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Light Microscopy

Light Microscopy Core

Located on the 5th floor in the Life Science Laboratories the Light Microscopy facility provides powerful resources for imaging model organisms, tissue, cells, biomaterials, and artificial structures and houses state-of-the-art equipment including almost every light microscopy imaging modality currently available. Cell culture facilities are also available as well as other routine needs for biological imaging. This facility is one of a few designated Nikon Centers of Excellence providing a unique opportunity for training, demonstration, instrument development, and research.

The facility accepts samples and will perform requested analysis. We offer training to users to conduct experimentation for use on a fee for service basis to both internal and external researchers, academic or industry based. Following an initial consultation, covering experimental parameters training and access is arranged through the director.

Industry Sponsorship
The benefits of working with Nikon as an industry collaborator are that UMass Light Microscopy Facility users receive formal and informal training from Nikon engineers, frequent on-site technical support, access to new hardware and software technology, and assistance with cutting-edge experimental set ups.

  • A1R-SIMe: Nikon A1 Resonant Scanning Confocal with Structured Illumination Super-Resolution

    This microscope is very versatile and can be used for live or fixed samples. The resonant scanner allows for very fast acquisitions and the GaAsP detectors are extremely sensitive. The SIM side of the microscope is extremely easy to use with no special sample preparation required for super-resolution imaging.

    • Objectives: 10x, 20x, 40x, 60x, 100x, 60x dry
    • Laser lines: 405, 488, 561, 640nm for confocal; 488, 561, 640nm for SIM
    • Detectors: 5 detectors: 1 transmitted light, 2 high-sensitivity PMTs, and 2 GaAsP detectors; sCMOS for SIM

    nikon.com

  • SD: Nikon with Yokogawa Spinning Disk Confocal and Orthogonal Stimulation

    This microscope is great for live cells as it is a low-light technique. With four laser lines and an additional mini-scanner for PA/FRAP/etc., we can easily image dynamic movements in live cells, stimulating/bleaching in real time.

    • Objectives: 20x, 40x water immersion, 40x oil immersion, 60x, 100x
    • Laser lines: 405, 488, 561, 640nm for imaging and 405, 488, 561, 640nm for photoactivation/bleaching/etc.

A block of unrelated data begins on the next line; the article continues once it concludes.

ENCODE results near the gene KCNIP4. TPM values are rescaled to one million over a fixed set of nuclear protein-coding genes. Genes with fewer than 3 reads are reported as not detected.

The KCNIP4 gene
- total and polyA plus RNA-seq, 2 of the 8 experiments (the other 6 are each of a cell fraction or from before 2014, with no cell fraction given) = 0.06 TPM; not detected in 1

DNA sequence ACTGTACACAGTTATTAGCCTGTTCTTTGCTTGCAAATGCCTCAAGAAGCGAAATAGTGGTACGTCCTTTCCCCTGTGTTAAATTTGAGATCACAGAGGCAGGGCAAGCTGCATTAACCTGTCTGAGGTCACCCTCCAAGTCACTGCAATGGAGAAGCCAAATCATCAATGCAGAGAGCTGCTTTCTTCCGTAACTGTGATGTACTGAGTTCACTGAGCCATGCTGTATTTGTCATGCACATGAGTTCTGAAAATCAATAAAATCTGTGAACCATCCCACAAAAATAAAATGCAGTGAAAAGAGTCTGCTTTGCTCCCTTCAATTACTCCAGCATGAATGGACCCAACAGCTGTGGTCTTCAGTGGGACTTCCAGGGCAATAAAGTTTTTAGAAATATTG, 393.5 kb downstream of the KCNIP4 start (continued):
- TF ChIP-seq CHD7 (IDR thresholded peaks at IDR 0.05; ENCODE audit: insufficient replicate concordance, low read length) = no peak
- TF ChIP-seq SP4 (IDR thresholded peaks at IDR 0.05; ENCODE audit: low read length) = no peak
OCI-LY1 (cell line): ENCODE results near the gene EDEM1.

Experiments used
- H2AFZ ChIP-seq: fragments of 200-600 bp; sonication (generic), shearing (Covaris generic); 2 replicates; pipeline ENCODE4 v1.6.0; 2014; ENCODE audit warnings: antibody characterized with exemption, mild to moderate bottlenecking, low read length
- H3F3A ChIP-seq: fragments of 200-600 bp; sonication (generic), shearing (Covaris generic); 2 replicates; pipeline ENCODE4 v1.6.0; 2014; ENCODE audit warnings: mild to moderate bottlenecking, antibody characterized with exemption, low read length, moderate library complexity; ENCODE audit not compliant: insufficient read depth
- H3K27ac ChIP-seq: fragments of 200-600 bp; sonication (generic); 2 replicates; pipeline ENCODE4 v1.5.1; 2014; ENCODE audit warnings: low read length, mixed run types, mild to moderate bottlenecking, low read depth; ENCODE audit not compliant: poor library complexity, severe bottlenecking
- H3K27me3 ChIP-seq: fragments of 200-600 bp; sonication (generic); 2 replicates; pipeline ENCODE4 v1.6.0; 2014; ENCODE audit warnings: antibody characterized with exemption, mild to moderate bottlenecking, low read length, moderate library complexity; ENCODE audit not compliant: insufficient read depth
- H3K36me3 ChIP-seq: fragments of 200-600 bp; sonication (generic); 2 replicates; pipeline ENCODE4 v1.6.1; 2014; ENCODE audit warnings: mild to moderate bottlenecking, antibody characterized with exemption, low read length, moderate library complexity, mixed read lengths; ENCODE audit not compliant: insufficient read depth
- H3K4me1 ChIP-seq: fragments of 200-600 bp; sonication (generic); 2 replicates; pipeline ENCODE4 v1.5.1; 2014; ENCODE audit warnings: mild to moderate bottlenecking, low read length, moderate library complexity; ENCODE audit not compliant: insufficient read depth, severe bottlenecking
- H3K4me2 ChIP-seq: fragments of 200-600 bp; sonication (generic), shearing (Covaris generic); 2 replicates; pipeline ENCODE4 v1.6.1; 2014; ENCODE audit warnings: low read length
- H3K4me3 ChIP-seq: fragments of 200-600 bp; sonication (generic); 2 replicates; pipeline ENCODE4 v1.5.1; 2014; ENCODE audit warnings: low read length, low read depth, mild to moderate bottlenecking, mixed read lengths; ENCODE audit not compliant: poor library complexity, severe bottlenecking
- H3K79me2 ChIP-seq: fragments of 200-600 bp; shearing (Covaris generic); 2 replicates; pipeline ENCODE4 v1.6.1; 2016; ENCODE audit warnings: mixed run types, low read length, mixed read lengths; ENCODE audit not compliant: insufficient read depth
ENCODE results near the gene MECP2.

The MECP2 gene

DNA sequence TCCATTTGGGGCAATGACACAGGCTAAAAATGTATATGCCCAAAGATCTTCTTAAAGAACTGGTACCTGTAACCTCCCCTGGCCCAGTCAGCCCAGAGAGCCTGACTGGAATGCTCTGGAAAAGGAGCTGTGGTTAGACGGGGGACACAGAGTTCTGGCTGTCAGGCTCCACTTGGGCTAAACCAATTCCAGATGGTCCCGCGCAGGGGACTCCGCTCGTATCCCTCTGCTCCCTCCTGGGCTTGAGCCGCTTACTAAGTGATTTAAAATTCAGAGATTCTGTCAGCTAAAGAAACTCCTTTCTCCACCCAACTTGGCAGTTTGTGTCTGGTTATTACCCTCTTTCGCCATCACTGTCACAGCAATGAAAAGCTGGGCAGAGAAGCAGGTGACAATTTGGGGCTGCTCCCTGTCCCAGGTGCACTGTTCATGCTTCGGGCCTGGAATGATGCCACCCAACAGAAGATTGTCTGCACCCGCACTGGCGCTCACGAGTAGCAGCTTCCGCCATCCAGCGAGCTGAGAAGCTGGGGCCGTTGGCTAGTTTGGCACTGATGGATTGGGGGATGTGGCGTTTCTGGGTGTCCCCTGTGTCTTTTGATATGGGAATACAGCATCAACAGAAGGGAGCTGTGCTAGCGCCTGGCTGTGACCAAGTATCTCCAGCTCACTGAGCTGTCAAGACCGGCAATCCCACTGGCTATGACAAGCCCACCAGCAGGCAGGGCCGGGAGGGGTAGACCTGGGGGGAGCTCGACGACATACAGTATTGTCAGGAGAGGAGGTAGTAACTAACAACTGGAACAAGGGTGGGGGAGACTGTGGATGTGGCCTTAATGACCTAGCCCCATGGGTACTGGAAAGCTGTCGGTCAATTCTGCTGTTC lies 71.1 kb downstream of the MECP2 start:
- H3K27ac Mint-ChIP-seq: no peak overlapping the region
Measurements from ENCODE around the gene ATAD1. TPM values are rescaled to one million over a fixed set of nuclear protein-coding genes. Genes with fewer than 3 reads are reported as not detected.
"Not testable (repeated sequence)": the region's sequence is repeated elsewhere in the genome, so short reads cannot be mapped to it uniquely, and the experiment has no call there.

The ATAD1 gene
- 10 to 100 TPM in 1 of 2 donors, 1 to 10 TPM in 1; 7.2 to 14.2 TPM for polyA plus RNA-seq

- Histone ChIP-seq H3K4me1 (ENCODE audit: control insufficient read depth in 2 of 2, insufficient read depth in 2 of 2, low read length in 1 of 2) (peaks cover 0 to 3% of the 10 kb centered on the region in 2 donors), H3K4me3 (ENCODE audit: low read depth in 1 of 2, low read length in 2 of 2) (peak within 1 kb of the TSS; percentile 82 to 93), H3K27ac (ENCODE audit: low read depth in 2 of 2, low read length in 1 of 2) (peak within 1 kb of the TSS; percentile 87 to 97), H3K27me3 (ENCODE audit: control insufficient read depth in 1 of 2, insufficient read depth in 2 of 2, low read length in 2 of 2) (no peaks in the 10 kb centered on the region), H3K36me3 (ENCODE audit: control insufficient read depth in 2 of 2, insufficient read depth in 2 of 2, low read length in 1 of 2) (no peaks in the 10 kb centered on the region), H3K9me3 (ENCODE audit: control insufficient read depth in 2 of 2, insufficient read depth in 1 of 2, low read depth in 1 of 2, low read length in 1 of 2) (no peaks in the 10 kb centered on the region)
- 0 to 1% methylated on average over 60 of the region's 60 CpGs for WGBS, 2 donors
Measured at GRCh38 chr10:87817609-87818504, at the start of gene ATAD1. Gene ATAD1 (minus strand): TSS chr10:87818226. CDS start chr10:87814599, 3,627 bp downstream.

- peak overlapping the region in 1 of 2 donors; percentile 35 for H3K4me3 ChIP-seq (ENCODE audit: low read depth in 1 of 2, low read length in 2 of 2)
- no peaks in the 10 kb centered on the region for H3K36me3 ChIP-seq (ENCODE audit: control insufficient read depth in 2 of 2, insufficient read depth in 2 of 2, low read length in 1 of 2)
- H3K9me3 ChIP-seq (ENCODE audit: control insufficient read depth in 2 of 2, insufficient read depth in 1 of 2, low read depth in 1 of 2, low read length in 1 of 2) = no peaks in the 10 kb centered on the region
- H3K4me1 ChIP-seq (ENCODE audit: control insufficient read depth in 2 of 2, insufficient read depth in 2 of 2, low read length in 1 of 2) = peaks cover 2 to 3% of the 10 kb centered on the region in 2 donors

• Detectors: Andor EMCCD camera
    • Stage: Piezo

    yokogawa.com

  • LCMD: Nikon with Arcturus Laser Capture Micro-Dissection

    This microscope is really a cellular robot. You can find cells or regions using brightfield or fluorescence that you are interested on tissue slices and draw a line around them, cut them out, move them to a cap and then process the cap for downstream experiments (sequencing, proteomics, etc.).

    • Objectives: 4x, 10x, 40x
    • Laser lines: UV, IR
    • Detectors: Color camera

    thermofisher.com

  • A1R: Nikon A1 Resonant Scanning Confocal with TIRF Module

    This microscope is highly versatile and can be used for live or fixed samples. The resonant scanner allows for very fast acquisitions and the GaAsP detectors are extremely sensitive. This microscope has 6 lasers and the full gamut of objectives and software modules.

    • Objectives: 10x, 20x, 40x, 60x, 100x, 60x TIRF, 100x TIRF
    • Laser lines: 405, 435, 488, 514, 561, 640nm
    • Detectors: 5 detectors: 1 transmitted light, 2 high-sensitivity PMTs, and 2 GaAsP detectors
    • Camera: Andor Xyla

    nikoninstruments.com

  • A1SP: Nikon A1 Spectral Detector Confocal with FLIM Module

    This microscope is great for fixed samples and is especially useful when experimenters may have overlapping emissions from fluorophores or autofluorescence. The 32-channel spectral detector can be implemented with the click of a button and allows for 32 x 2.5 – 10nm bins of fluorescence identification.

    • Objectives: 10x, 20x, 40x, 60x, 100x
    • Laser lines: 405, 488, 561, 640nm
    • Detectors: 5 detectors: 1 transmitted light, two high-sensitivity PMTs, and 2 GaAsP detectors

    nikoninstruments.com

  • A1MP: Nikon A1 Resonant Scanning Multi-Photon Confocal

    This microscope is an upright, manual microscope that is suited for in vivo, intravital imaging as well as imaging in and through thick tissues and samples. It uses a tunable infrared pulsed laser to excite fluorophores at the focal volume and features a resonance scanner that can image very quickly along with a fast moving piezo nosepiece. We also have visible lasers for standard upright confocal microscopy.

    • Objectives: 25x extremely long working distance (upright)
    • Laser lines: 760-1040nm
    • Detectors: 1 high-sensitivity PMT, 3 GaAsP detectors

    nikoninstruments.com

  • HCA: Nikon with High Content Analysis

    This microscope is truly amazing for its ability to collect and automatically
    analyze data from live or fixed samples. The intuitive and adaptive software can be programed to count cells, monitor growth, take high-resolution pictures when a certain feature is found, scan slides, scan multi-well plates, etc. A robot can even load your multi-well plates. It has two imaging paths; wide-field and spinning disk. When it is done, you can have the microscope send you a text message that contains any key variables that you need to know right away.

    • Objectives: All “air” objectives; 10x, 20x, 20xELWD, 40x, 40xELWD, 60x